With this good news, Stankowski was finally able to get back on the ice this past week to begin getting ready to play hockey again.

“It was exciting,” he says. “It was more of a relief getting back on, feeling the ice out, and I was really happy. Right now I’m training for next year. Trying to get in the best shape.”

It’s been a long road back and Brent Stankowski says there was a time where he thought that maybe Carl should focus more on school and other pursuits, and not on hockey. He says that Carl quickly and defiantly dismissed that notion and was dedicated to get back on the ice and continue his dream of playing in the NHL.

He said that was enough to convince him to do what he could to support his son’s dream.

“If he plays one more game of hockey, I’ll be happy,” Brent says. “Seeing him play hockey is a gift, whenever we see him on the ice, it’s a gift.”

While there is much relief with Stankowski’s progress, there is still work to be done. His condition is manageable but not cured. The Stankowskis stress that moving forward he will need to monitor his condition and that will require a strict diet and training routine.

The family wants to make sure that Carl has a safe environment to play in for this coming year.

“The issue with AS is that if it’s unchecked and you don’t manage it properly, your hip will fuse with your back and it’s nasty,” Brent Stankowski says. “A lot of what he has to do is stretching, which is good for a goalie anyway, but it’s a real discipline. The clean and jerk, not a good idea.”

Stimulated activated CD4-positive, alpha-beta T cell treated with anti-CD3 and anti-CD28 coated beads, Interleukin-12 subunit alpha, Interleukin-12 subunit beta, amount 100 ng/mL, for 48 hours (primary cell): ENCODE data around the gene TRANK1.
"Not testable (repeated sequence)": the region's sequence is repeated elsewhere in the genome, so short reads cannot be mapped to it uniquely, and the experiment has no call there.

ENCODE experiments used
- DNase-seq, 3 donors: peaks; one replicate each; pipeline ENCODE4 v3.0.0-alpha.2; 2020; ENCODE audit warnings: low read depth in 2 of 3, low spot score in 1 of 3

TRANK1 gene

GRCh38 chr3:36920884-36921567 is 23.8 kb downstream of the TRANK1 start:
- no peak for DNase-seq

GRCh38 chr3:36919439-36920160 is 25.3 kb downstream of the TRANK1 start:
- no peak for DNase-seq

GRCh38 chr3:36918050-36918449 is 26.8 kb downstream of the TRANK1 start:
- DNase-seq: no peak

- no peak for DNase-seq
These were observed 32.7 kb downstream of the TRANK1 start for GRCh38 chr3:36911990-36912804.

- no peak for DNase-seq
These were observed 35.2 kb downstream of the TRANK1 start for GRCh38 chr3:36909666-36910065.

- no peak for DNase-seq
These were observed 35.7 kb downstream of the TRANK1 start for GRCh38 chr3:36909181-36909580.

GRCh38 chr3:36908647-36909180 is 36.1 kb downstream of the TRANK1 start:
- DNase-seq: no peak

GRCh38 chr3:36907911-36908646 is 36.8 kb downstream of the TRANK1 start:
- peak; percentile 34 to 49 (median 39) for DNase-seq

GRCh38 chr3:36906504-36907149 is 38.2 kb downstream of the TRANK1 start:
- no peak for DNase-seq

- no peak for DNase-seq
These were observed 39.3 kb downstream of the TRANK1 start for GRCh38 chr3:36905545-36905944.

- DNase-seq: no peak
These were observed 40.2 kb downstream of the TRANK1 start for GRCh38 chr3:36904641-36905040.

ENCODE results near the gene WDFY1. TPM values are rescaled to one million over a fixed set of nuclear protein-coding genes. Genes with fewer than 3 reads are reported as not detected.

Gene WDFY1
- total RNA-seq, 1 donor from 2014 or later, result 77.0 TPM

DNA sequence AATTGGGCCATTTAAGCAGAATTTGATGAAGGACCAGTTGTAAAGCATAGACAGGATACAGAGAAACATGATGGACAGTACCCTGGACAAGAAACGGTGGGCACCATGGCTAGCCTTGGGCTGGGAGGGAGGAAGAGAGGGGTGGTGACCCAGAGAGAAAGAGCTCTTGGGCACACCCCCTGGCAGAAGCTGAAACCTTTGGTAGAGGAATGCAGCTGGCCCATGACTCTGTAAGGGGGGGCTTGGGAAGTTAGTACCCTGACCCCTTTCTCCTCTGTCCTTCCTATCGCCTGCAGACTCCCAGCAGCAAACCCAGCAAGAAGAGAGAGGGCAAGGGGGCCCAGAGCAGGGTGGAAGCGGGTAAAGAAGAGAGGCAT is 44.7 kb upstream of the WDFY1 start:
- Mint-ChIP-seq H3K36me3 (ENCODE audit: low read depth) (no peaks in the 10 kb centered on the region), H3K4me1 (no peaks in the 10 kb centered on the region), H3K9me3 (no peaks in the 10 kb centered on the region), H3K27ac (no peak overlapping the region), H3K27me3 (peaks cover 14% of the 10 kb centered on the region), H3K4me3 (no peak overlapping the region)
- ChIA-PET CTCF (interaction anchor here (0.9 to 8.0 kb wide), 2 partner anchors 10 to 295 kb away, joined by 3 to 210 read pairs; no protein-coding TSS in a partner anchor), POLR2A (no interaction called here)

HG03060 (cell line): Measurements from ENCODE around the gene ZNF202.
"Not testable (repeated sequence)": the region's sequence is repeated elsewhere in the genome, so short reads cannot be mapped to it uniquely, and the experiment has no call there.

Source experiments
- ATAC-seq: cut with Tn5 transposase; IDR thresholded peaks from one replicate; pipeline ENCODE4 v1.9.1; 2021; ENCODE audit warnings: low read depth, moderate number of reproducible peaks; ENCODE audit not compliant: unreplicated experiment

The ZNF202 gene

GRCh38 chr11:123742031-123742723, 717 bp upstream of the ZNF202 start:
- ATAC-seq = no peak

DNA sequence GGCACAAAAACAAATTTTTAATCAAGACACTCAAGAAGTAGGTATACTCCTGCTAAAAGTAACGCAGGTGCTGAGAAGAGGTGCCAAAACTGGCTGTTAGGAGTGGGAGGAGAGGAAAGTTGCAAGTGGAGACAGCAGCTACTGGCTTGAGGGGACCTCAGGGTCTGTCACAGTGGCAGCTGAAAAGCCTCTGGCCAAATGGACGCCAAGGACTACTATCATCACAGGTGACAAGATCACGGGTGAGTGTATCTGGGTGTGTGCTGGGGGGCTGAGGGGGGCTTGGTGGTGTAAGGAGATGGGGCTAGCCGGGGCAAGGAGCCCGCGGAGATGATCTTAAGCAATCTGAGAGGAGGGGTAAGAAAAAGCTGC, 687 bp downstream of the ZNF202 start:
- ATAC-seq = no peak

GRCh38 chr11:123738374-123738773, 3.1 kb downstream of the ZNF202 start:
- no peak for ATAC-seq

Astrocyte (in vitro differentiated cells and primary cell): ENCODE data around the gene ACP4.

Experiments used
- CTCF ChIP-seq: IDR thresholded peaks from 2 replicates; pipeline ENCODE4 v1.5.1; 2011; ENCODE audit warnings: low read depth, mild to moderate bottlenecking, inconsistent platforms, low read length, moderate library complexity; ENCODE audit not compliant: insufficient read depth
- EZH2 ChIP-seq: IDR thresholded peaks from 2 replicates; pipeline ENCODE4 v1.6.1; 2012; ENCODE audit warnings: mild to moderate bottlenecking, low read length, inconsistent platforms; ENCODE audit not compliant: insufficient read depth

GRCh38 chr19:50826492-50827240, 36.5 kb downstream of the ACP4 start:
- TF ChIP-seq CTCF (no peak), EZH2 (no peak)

It’s been a long year for Stankowski, who says he’s been watching Thunderbird highlights and checking the standings all season, but he is excited to finally be back to focusing on hockey again.

He has learned a great deal about how to manage his condition and is looking forward to stopping pucks as soon as possible. He also knows that it will take some extra work and preparation.

“For AS, it will come here and there,” he says. “It’s more about monitoring it and making sure it doesn’t spike up too high. It’s kind of a full time job.”

Watching Stankowski play last year it was hard not to notice his calm demeanor in the net. He never seemed rattled, no matter the chaos swirling on the ice in front of him. It’s that same demeanor that he is attacking his situation with and there is no reason to believe that he can’t handle it all.